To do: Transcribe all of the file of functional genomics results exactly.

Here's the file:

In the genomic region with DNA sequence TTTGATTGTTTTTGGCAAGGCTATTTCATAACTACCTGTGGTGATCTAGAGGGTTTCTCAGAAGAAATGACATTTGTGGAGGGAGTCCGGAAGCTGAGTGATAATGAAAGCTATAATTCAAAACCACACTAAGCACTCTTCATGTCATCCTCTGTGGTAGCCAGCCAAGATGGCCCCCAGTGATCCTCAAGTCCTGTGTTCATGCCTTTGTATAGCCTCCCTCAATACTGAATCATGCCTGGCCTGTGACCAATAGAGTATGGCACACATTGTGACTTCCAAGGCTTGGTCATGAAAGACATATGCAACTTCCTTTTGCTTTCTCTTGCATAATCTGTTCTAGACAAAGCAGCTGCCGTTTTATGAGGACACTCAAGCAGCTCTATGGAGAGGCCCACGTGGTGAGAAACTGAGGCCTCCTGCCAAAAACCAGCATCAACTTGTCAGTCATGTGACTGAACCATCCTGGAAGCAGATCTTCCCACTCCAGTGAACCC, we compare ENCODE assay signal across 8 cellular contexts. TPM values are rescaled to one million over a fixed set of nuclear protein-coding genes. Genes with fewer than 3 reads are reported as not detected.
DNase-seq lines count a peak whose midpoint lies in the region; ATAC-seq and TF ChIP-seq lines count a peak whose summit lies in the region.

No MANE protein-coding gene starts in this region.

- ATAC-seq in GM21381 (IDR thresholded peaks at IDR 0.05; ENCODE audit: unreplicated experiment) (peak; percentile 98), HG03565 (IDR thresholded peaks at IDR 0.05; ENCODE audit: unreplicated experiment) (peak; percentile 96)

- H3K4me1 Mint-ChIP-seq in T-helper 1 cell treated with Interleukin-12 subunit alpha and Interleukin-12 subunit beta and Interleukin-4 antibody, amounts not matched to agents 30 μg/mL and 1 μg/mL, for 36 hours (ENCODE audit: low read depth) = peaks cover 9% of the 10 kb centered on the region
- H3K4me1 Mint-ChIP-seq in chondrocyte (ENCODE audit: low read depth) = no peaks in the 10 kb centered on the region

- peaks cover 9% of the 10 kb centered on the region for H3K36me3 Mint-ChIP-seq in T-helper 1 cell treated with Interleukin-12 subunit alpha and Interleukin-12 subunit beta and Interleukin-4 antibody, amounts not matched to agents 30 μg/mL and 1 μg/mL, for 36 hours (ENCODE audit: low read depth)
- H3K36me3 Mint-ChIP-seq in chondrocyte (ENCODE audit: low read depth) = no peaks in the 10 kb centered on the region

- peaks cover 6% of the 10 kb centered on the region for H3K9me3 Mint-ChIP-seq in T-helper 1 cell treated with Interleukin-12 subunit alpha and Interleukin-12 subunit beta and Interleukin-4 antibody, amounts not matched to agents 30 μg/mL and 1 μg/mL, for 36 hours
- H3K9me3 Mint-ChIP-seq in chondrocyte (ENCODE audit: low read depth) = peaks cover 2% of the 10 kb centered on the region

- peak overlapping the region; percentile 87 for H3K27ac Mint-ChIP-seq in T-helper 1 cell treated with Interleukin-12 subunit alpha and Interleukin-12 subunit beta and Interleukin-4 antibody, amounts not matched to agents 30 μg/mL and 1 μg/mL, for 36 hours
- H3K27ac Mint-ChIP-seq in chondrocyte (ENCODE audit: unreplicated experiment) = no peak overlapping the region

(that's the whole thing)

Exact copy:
In the genomic region with DNA sequence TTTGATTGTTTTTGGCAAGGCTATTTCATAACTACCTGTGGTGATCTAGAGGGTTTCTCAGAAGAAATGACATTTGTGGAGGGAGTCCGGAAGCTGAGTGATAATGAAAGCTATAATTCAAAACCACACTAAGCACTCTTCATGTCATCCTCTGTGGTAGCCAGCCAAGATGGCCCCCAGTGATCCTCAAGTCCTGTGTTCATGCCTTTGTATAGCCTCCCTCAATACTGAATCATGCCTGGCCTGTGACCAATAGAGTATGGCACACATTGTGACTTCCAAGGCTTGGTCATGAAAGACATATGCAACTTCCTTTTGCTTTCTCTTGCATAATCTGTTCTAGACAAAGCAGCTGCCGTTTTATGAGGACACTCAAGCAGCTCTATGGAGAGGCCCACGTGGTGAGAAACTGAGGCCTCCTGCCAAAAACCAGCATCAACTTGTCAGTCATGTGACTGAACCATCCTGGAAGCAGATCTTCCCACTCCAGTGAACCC, we compare ENCODE assay signal across 8 cellular contexts. TPM values are rescaled to one million over a fixed set of nuclear protein-coding genes. Genes with fewer than 3 reads are reported as not detected.
DNase-seq lines count a peak whose midpoint lies in the region; ATAC-seq and TF ChIP-seq lines count a peak whose summit lies in the region.

No MANE protein-coding gene starts in this region.

- ATAC-seq in GM21381 (IDR thresholded peaks at IDR 0.05; ENCODE audit: unreplicated experiment) (peak; percentile 98), HG03565 (IDR thresholded peaks at IDR 0.05; ENCODE audit: unreplicated experiment) (peak; percentile 96)

- H3K4me1 Mint-ChIP-seq in T-helper 1 cell treated with Interleukin-12 subunit alpha and Interleukin-12 subunit beta and Interleukin-4 antibody, amounts not matched to agents 30 μg/mL and 1 μg/mL, for 36 hours (ENCODE audit: low read depth) = peaks cover 9% of the 10 kb centered on the region
- H3K4me1 Mint-ChIP-seq in chondrocyte (ENCODE audit: low read depth) = no peaks in the 10 kb centered on the region

- peaks cover 9% of the 10 kb centered on the region for H3K36me3 Mint-ChIP-seq in T-helper 1 cell treated with Interleukin-12 subunit alpha and Interleukin-12 subunit beta and Interleukin-4 antibody, amounts not matched to agents 30 μg/mL and 1 μg/mL, for 36 hours (ENCODE audit: low read depth)
- H3K36me3 Mint-ChIP-seq in chondrocyte (ENCODE audit: low read depth) = no peaks in the 10 kb centered on the region

- peaks cover 6% of the 10 kb centered on the region for H3K9me3 Mint-ChIP-seq in T-helper 1 cell treated with Interleukin-12 subunit alpha and Interleukin-12 subunit beta and Interleukin-4 antibody, amounts not matched to agents 30 μg/mL and 1 μg/mL, for 36 hours
- H3K9me3 Mint-ChIP-seq in chondrocyte (ENCODE audit: low read depth) = peaks cover 2% of the 10 kb centered on the region

- peak overlapping the region; percentile 87 for H3K27ac Mint-ChIP-seq in T-helper 1 cell treated with Interleukin-12 subunit alpha and Interleukin-12 subunit beta and Interleukin-4 antibody, amounts not matched to agents 30 μg/mL and 1 μg/mL, for 36 hours
- H3K27ac Mint-ChIP-seq in chondrocyte (ENCODE audit: unreplicated experiment) = no peak overlapping the region